Quetzal Guerrero, accompanied by percussionist Leo Costa, at the National Museum of the American Indian. Washington, D.C., July 20, 2013. Photo by Maria E. Renteria, NMAI.
The singer and multi-instrumentalist Quetzal Guerrero filled the National Museum of the American Indian’s Potomac Atrium with the music of his roots. Guerrero has Native American, Mexican, and Brazilian heritage, making this music one of a kind.
Guerrero visited Washington, D.C., as part of the museum’s 2013 Living Earth Festival. Guerrero played at the festival’s Indian Summer Showcase concert Saturday night, July 20. If you missed the concert, or if you were there and want to re-experience a fun night, video is available on the museum’s YouTube channel.
NMAI caught up with Guerrero to talk about his music and his blue violin.
Tell us about your background.
My mother is from Northeastern Brazil in a city called Recife, which is in a small state called Pernambuco. She is a musician. She’s a classically trained pianist since the age of five. She raised us all playing/learning classical music from an early on age.
She played a lot of Brazilian guitar. She taught me bossa nova. My first Joe Beam song, she taught me how to play that. She is very musical.
My father, his name is Saco Guerrero. He is an artist, muralist, mass maker, chicano artist. He actually published various books. He’s a native of Arizona. His family has roots from Northern Mexico, Yaqui Indian from Durango. He also has heritage from the Juaneño tribe, from the San Clemente area in California. He is a native of the Southwest. He is fifth-generation born and raised in Mesa, Arizona. My great-great-grandfather was actually one of the founders of Mesa, along with a lot of Mormon settlers. He was non-Mormon, took part in building the community. So I was raised in a very artistic, creative family, doing a lot of music and doing a lot of visual art. It gave me the direction and visual of who I am today. That is my background in a nutshell.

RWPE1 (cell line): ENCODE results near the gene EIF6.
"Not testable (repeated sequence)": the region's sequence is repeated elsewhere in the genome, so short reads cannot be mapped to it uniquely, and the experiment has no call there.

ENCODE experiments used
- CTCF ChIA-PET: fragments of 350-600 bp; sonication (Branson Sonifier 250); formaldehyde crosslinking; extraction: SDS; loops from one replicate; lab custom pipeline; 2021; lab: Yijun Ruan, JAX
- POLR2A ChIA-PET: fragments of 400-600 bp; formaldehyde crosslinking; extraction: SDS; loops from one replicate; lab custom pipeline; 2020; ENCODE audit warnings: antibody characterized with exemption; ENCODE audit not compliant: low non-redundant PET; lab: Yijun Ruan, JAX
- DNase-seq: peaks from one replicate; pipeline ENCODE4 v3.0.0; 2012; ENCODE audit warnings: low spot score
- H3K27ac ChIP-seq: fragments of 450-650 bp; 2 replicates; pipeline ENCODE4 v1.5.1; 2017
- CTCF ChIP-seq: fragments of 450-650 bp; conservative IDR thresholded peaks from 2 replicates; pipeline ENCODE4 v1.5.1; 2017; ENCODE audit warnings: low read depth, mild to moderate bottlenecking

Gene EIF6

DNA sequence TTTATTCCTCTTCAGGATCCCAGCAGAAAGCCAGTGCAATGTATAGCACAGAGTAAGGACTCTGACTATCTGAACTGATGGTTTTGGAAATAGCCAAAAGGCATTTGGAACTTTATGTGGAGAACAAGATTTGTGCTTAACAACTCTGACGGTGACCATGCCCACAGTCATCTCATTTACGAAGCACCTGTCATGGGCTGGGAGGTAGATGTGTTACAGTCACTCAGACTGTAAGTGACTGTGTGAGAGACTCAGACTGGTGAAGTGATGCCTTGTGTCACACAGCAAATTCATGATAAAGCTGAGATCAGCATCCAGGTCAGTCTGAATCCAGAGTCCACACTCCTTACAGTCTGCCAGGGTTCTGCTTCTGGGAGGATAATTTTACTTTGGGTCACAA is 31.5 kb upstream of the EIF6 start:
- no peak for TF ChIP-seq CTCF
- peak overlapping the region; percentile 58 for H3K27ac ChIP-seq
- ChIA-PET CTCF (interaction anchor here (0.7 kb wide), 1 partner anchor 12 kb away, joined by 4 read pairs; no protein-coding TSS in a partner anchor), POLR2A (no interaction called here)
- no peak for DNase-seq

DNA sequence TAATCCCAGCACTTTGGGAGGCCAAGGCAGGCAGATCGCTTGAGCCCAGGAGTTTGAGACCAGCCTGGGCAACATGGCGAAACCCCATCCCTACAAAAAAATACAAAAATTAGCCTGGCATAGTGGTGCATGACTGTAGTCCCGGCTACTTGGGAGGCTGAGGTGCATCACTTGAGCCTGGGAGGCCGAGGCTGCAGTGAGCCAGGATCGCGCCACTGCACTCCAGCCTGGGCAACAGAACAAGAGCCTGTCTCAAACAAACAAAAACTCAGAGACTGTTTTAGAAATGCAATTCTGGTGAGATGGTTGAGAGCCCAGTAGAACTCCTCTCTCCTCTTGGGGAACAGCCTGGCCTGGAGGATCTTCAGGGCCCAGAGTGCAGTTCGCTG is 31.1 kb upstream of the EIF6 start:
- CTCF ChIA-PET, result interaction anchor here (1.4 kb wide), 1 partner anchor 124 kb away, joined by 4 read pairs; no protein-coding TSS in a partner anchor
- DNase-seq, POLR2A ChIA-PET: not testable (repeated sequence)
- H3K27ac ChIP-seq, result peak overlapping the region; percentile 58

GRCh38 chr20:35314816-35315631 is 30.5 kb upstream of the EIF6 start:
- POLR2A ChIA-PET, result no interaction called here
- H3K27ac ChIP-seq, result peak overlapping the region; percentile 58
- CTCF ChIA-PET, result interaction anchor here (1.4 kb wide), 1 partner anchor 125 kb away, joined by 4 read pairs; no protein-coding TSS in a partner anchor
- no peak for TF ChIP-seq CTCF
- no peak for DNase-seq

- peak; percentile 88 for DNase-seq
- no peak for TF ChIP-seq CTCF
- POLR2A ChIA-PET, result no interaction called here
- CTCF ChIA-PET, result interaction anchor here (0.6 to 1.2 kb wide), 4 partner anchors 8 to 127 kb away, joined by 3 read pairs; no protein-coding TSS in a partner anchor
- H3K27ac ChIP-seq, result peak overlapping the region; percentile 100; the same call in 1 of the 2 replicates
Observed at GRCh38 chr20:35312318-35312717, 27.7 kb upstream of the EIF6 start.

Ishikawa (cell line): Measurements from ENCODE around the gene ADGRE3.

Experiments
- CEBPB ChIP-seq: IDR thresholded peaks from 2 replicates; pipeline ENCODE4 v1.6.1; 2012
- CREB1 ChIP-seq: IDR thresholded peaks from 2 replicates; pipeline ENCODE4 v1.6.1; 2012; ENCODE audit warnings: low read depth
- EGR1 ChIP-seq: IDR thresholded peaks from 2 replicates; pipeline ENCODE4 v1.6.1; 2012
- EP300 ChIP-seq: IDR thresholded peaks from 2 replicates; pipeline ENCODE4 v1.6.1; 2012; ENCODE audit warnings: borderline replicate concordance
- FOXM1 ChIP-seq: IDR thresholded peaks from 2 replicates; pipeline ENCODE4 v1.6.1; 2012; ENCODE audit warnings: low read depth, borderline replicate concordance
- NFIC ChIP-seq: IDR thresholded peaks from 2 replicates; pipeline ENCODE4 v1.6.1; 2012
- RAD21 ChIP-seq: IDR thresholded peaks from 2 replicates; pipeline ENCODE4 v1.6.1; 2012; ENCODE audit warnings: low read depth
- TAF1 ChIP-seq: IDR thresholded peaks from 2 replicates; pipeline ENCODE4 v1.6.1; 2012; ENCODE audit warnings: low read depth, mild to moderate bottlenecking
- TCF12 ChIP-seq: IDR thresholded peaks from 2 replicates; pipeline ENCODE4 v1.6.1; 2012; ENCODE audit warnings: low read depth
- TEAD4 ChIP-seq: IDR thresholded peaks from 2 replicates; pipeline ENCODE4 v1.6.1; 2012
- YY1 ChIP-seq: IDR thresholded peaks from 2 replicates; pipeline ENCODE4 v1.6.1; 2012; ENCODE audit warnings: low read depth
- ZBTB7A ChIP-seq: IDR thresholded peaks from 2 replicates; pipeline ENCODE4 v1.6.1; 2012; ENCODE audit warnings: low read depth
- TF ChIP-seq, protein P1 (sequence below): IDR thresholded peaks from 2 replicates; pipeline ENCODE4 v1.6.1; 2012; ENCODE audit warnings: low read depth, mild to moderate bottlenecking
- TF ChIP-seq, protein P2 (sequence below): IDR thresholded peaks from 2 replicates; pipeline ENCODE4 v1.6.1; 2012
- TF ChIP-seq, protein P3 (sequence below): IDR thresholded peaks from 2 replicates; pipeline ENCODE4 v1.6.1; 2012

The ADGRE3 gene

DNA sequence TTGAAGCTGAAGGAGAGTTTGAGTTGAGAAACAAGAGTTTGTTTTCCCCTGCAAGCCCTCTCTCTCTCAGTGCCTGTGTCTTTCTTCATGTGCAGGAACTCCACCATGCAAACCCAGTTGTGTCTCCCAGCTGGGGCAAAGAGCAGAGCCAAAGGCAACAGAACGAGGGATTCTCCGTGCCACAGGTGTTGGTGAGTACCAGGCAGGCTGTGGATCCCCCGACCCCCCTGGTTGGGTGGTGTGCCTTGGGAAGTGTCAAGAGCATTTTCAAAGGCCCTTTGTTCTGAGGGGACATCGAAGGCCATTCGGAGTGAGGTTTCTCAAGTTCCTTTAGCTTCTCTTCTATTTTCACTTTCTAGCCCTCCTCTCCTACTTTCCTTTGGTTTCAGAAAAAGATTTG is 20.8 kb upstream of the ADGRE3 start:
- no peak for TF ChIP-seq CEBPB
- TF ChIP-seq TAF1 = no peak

Your mom is the reason why you play the violin?
Yes, my mom is definitely the reason. My mom taught my dad. He played an Andean flute, called the quena. They had a musical group that they performed and traveled with even before I was born. So I was pretty much born into the music, performing and playing ever since I was a young kid. It was part of my daily activities and daily life. So when I was a child, my mom wanted to choose an instrument that I could play and have a discipline to study. I was watching Sesame Street, and I saw Itzhak Perlman perform and saw kids too playing the violin. “Mom, that is what I want to play.” I was like three or four years old. So she said, “If that is what you want to play, we’re going to get you lessons and we are going to start learning.”
I began to study in the Suzuki Method, which is a very popular method used to teach young children how to play at very early age. What you do is you learn by ear first, before you learn how to read. As oppose to the school system that teaches you read and play at the same time, so the prerequisite age is much older. You can start [that way] when you are nine or ten, because at the point you already know how to read and write. The Suzuki method is kind how you learn how to speak. You learn by listening and mimicking, and then you learn how to speak. You learn how to read and write later. That is the method I learned my violin on.
Later on, around twelve years old, I began to sing. I started taking choir classes at school. I started teaching myself guitar. My mom also taught me some guitar. I learned a lot from musicians around in the environment that I was always in. I was always around a lot of very talented and experienced musicians. I was always picking up different things from everybody, kind of practicing it and trying to learn as much as I could. That is a little bit of the history my musical upbringing.
I moved to Los Angeles about eight years ago. I think that was a pivotal point in my musical growth. Anybody who knows about Los Angeles—it is a mecca of the entertainment industry. Immediately moving to L.A. I was connected with some very, very talented and driven musicians. I started to working and performing with them. It really helped me to elevate the level of my musicianship and composition and playing. I think L.A. again has an important role in my musical development .
Why a blue violin?